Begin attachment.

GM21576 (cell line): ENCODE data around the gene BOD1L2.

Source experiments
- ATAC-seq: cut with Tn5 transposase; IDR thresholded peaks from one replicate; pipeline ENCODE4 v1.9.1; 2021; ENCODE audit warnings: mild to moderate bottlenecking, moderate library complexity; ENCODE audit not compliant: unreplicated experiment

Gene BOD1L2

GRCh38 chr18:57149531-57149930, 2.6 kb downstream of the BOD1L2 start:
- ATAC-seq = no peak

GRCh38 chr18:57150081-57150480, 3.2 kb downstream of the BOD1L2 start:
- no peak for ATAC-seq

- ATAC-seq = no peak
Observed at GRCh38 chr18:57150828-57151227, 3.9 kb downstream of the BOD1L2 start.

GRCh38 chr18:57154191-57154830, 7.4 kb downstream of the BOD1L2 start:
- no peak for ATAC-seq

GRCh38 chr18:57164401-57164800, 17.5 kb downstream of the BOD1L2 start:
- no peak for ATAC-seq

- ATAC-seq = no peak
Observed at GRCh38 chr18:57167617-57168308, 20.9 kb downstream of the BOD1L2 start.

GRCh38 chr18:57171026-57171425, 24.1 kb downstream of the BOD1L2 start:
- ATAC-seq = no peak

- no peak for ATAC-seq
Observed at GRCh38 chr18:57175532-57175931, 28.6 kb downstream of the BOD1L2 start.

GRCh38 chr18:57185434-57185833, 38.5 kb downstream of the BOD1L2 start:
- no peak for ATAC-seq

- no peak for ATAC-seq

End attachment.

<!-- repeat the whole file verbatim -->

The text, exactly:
GM21576 (cell line): ENCODE data around the gene BOD1L2.

Source experiments
- ATAC-seq: cut with Tn5 transposase; IDR thresholded peaks from one replicate; pipeline ENCODE4 v1.9.1; 2021; ENCODE audit warnings: mild to moderate bottlenecking, moderate library complexity; ENCODE audit not compliant: unreplicated experiment

Gene BOD1L2

GRCh38 chr18:57149531-57149930, 2.6 kb downstream of the BOD1L2 start:
- ATAC-seq = no peak

GRCh38 chr18:57150081-57150480, 3.2 kb downstream of the BOD1L2 start:
- no peak for ATAC-seq

- ATAC-seq = no peak
Observed at GRCh38 chr18:57150828-57151227, 3.9 kb downstream of the BOD1L2 start.

GRCh38 chr18:57154191-57154830, 7.4 kb downstream of the BOD1L2 start:
- no peak for ATAC-seq

GRCh38 chr18:57164401-57164800, 17.5 kb downstream of the BOD1L2 start:
- no peak for ATAC-seq

- ATAC-seq = no peak
Observed at GRCh38 chr18:57167617-57168308, 20.9 kb downstream of the BOD1L2 start.

GRCh38 chr18:57171026-57171425, 24.1 kb downstream of the BOD1L2 start:
- ATAC-seq = no peak

- no peak for ATAC-seq
Observed at GRCh38 chr18:57175532-57175931, 28.6 kb downstream of the BOD1L2 start.

GRCh38 chr18:57185434-57185833, 38.5 kb downstream of the BOD1L2 start:
- no peak for ATAC-seq

- no peak for ATAC-seq